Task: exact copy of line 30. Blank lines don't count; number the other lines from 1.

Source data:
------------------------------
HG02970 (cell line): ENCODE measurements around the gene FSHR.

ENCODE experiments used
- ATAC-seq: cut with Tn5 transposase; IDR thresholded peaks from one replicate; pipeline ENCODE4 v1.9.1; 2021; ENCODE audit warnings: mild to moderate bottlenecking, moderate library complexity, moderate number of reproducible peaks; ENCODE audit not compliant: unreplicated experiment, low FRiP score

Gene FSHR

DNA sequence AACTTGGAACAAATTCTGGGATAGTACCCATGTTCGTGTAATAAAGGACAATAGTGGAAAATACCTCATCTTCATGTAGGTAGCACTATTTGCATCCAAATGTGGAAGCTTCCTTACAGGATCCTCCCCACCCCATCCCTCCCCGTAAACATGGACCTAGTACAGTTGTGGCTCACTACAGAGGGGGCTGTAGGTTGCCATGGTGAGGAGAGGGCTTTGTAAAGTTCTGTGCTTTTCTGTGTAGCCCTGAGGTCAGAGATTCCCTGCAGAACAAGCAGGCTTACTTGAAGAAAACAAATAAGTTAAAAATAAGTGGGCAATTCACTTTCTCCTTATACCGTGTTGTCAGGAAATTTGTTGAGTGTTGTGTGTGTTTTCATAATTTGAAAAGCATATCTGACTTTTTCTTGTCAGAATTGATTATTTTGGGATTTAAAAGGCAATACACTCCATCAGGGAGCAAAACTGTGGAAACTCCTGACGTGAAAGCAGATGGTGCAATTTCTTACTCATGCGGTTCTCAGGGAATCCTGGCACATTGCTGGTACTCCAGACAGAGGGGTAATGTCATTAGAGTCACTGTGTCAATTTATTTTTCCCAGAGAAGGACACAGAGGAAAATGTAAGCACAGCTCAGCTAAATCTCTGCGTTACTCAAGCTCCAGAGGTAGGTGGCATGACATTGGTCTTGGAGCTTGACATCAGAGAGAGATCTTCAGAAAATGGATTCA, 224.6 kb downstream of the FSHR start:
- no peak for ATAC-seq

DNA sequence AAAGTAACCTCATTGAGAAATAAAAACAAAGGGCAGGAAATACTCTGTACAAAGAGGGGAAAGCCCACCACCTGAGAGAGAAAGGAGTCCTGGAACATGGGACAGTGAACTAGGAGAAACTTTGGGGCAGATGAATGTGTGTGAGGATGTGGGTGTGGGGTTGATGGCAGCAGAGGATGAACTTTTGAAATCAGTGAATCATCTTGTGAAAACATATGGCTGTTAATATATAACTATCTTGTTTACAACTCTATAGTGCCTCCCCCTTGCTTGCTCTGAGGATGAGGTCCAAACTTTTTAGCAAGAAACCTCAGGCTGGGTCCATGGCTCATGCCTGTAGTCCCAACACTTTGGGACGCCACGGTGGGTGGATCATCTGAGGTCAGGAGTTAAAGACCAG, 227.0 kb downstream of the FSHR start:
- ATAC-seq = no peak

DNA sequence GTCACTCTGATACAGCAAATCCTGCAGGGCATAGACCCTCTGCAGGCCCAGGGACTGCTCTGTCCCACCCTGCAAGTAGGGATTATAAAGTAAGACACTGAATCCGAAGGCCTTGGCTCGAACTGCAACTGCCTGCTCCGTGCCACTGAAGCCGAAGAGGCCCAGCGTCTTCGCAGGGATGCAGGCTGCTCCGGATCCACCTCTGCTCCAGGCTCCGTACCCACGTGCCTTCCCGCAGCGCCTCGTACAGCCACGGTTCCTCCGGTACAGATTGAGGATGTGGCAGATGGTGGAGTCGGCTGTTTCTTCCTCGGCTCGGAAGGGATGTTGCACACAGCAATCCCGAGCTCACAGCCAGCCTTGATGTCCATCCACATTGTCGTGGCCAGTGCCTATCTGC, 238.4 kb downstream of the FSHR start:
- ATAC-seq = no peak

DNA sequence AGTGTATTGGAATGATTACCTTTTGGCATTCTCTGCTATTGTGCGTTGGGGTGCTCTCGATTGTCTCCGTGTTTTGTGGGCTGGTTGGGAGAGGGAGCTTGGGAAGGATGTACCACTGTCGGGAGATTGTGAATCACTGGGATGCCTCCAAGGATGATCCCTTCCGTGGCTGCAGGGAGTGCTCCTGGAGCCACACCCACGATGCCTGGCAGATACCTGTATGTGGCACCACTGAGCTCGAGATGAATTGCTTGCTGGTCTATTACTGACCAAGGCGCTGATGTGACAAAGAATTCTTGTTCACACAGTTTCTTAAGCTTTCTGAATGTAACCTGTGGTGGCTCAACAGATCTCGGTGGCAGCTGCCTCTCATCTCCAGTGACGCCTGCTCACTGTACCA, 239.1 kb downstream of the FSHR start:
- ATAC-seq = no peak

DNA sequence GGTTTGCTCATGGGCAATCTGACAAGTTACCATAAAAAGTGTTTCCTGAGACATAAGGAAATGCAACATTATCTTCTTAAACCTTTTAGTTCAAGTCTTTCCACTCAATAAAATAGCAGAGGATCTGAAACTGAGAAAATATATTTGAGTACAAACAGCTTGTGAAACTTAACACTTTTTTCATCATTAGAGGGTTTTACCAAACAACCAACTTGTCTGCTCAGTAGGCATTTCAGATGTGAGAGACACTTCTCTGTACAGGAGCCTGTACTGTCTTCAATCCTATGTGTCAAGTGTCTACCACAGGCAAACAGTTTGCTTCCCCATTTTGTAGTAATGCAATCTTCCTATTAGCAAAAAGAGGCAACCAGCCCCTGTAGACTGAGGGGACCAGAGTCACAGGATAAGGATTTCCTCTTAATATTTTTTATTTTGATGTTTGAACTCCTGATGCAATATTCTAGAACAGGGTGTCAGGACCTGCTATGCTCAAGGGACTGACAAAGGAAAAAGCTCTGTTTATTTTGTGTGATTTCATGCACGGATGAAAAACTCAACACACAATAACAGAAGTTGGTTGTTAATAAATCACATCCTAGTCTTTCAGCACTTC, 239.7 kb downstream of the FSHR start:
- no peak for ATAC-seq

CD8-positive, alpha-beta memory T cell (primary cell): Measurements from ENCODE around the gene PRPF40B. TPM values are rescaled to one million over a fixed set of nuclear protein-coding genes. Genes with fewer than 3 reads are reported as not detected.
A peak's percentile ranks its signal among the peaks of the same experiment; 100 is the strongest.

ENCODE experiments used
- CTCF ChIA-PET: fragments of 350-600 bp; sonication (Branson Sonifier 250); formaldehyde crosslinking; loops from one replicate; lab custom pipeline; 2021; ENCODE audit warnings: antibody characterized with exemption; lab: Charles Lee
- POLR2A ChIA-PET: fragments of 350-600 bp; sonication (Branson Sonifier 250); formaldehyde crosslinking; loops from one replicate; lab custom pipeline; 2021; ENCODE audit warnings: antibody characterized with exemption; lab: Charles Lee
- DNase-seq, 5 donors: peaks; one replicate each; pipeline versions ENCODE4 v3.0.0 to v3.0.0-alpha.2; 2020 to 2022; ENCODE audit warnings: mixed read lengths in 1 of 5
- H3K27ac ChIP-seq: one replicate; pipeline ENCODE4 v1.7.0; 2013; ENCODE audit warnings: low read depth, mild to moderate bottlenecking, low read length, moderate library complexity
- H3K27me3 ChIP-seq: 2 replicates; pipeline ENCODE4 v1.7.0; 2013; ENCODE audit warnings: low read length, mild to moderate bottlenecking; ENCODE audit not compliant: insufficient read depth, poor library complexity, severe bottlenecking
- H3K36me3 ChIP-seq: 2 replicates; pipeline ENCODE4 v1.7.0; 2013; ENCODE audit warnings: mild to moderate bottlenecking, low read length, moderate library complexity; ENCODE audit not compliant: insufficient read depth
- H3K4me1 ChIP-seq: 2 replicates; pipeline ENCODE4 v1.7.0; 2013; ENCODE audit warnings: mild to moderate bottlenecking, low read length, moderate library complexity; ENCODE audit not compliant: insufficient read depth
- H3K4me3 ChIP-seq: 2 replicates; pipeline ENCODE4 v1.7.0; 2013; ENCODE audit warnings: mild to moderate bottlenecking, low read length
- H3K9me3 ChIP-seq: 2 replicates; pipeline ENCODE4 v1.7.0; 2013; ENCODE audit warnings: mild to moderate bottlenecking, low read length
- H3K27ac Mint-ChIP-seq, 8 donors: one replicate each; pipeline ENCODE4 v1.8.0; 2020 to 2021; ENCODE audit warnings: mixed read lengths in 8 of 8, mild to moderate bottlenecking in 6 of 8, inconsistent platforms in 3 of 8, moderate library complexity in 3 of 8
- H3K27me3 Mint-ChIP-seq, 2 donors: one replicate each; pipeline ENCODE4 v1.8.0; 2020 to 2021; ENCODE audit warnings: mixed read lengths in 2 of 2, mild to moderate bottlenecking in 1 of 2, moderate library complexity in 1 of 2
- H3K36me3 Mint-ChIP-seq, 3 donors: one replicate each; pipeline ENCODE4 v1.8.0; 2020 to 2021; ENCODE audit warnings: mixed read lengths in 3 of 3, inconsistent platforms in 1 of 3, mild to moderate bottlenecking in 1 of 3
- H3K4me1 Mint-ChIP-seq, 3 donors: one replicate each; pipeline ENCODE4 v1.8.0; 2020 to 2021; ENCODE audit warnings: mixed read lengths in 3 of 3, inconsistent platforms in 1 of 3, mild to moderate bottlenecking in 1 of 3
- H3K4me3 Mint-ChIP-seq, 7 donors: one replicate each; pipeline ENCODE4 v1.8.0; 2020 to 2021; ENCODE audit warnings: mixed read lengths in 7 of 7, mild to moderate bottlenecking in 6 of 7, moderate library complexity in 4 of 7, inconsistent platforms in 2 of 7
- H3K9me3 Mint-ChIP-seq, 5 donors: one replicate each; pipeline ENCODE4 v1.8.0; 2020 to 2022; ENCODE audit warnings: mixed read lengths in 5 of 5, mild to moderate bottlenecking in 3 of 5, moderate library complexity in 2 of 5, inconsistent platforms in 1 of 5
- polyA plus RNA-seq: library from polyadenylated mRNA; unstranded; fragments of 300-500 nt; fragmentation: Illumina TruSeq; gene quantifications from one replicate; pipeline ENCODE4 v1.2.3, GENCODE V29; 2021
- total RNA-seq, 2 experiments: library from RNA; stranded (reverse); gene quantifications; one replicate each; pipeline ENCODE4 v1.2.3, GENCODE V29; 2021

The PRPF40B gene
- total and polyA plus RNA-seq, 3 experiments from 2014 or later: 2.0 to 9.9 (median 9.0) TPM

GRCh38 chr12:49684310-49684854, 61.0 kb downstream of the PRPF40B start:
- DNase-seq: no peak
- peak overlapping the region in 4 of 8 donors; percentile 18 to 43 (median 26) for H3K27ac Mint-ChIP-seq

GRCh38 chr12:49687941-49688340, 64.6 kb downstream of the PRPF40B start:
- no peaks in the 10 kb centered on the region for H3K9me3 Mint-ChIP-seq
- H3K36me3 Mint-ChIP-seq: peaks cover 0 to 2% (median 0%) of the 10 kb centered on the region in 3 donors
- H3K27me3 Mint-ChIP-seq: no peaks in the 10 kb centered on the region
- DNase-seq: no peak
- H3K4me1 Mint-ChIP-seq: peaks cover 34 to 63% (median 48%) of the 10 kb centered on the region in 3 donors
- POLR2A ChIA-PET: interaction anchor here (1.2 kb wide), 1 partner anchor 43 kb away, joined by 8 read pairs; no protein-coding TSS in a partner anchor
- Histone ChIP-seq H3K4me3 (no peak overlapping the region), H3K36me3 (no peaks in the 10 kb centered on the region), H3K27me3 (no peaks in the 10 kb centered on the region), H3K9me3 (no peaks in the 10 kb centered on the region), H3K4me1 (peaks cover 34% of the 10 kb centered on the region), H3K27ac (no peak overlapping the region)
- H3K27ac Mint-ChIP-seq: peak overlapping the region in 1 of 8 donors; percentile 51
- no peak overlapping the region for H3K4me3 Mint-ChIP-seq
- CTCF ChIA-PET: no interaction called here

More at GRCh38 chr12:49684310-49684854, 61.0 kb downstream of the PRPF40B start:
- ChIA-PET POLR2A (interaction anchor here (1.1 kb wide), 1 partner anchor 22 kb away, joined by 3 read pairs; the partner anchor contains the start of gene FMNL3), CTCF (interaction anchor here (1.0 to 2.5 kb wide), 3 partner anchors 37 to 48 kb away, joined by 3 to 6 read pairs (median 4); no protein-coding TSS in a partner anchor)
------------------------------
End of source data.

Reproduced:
- H3K4me1 Mint-ChIP-seq, 3 donors: one replicate each; pipeline ENCODE4 v1.8.0; 2020 to 2021; ENCODE audit warnings: mixed read lengths in 3 of 3, inconsistent platforms in 1 of 3, mild to moderate bottlenecking in 1 of 3